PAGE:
Why Diversity and Inclusion are Important — and Difficult

Engage in it anyways and be prepared to fail, over and over

Why Diversity and Inclusion are Important — and Difficult

An often repeated phrase is that diversity is having a seat at the table, inclusion is having a voice, and belonging is having that voice be heard. If more voices are heard, then more people will feel valued and, if more people feel valued, then we will have achieved a noble goal. But if people feeling good is not a worthwhile goal, then the driver of that value toward higher performance and better outputs is at least an objective that most businesses understand.

Diversity and inclusion help people live better lives. It also solves a business problem — today’s workplace needs to reflect social values, the needs of the client, and optimize the potential of every individual. The way to do that is to recognize ourselves in one another and choose empathy over apathy, acknowledge that compassion for other human beings must extend to the powerless and appreciate how humanity has behaved inhumanely.

But this is hard. Our perspectives and theoretical frameworks inform the resolution of tensions between private and public interests. What happens when you climb the steps of ideology and fall off at the highest point? How a person approaches exclusion and assimilation is complex. We must humanize equality because the consequences are otherwise incomprehensibly inhuman. Inequality means being equals born into an unequal world and the harm we do, we do to ourselves. As Anatole France observed, “The law, in its majestic equality, forbids the rich as well as the poor to sleep under bridges, to be in the streets, and to steal bread.”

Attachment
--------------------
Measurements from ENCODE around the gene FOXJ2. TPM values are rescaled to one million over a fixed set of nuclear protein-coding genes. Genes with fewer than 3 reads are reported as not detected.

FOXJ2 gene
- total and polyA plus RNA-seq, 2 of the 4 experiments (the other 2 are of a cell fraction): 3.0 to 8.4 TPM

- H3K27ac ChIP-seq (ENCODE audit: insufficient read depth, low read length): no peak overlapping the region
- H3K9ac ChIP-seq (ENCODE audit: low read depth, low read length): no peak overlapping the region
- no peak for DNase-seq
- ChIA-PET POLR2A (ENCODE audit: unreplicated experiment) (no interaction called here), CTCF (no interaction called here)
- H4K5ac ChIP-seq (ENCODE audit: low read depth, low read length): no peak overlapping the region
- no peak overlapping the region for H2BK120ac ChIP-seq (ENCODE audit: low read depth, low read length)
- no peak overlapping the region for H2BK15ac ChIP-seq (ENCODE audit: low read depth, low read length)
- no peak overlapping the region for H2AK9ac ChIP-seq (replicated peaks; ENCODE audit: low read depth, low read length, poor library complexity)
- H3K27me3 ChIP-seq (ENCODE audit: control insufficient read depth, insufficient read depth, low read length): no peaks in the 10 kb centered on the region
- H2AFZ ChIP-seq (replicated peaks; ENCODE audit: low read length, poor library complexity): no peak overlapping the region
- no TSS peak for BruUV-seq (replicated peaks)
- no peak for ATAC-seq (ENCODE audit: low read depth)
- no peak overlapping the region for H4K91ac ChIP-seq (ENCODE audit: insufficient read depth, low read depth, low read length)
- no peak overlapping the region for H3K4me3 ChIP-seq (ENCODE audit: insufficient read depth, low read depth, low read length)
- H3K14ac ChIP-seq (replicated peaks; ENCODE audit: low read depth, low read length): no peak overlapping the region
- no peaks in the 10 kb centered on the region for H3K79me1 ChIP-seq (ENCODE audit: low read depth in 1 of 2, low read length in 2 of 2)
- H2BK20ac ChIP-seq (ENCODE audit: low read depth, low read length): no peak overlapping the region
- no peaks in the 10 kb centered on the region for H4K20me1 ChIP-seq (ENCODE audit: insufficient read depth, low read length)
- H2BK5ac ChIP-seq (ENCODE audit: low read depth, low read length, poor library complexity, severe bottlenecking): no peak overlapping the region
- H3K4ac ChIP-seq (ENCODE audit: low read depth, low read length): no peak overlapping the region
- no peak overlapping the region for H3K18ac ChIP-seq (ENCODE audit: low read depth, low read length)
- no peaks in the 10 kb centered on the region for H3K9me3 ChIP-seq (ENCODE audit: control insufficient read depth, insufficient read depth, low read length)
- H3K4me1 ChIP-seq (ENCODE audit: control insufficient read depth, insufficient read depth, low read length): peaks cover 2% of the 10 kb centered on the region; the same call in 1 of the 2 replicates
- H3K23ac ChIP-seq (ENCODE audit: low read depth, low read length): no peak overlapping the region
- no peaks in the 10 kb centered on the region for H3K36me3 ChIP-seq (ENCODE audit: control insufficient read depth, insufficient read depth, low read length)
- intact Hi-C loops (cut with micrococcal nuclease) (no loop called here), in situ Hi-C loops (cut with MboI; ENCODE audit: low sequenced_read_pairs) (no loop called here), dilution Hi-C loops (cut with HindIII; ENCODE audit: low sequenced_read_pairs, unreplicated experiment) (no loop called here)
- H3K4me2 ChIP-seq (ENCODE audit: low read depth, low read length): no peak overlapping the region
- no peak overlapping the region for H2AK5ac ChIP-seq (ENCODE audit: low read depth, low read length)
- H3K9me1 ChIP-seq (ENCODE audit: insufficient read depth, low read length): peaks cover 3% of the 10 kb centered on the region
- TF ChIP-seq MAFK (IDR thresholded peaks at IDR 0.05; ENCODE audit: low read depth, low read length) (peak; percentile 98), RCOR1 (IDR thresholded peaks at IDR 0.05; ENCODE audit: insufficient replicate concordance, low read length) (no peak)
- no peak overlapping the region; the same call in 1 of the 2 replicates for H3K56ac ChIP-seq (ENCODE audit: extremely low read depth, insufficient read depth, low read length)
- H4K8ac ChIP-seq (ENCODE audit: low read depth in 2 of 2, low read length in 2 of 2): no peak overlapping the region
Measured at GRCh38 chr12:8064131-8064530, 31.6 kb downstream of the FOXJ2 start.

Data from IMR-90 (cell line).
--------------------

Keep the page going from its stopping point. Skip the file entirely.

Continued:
What is ultimately important is the effect of what is happening, the message of marginalization that is conveyed. Approaches to equality must recognize that the law is rarely better than the lawmaker and we must be mindful of our own myopic vision. It is better to persuade than to compel and only a few individuals have the opportunity to be born in opposition to one’s beliefs.

We have the opportunity to live in opposition to long-held beliefs. We can fight our battles not in the hope of “better, later” but with the knowledge that we can listen to one another’s remarkable stories and influence feelings by taking action. People cling to hate because without it, they must deal with pain. But psychological discomfort helps us learn and grow, contribute, and be recognized for doing better once we know better.

Diversity and inclusion are worth the effort. And we will get it wrong, over and over. We will ask the wrong questions, use the wrong terms, and even hold the wrong beliefs. The key is to stay connected to those things that unite people, not those that divide, and remember that life will present unexpected opportunities to learn and be vulnerable with another human being. It is hard to know in advance what those important moments will be, but the direction of our lives bends toward our convictions.

Instead of working toward diversity and inclusion, become diverse and inclusive. Look for ways to confirm your beliefs to be wrong and, when people take the time to explain, hear what they have to say. Build competency, not perfection, and strive to listen, learn, and grow — sometimes, painfully. What is the one thing that you can do today that will meaningfully change the systems of the future? What is the one thing that you can do today to change what goodness you find into greatness?

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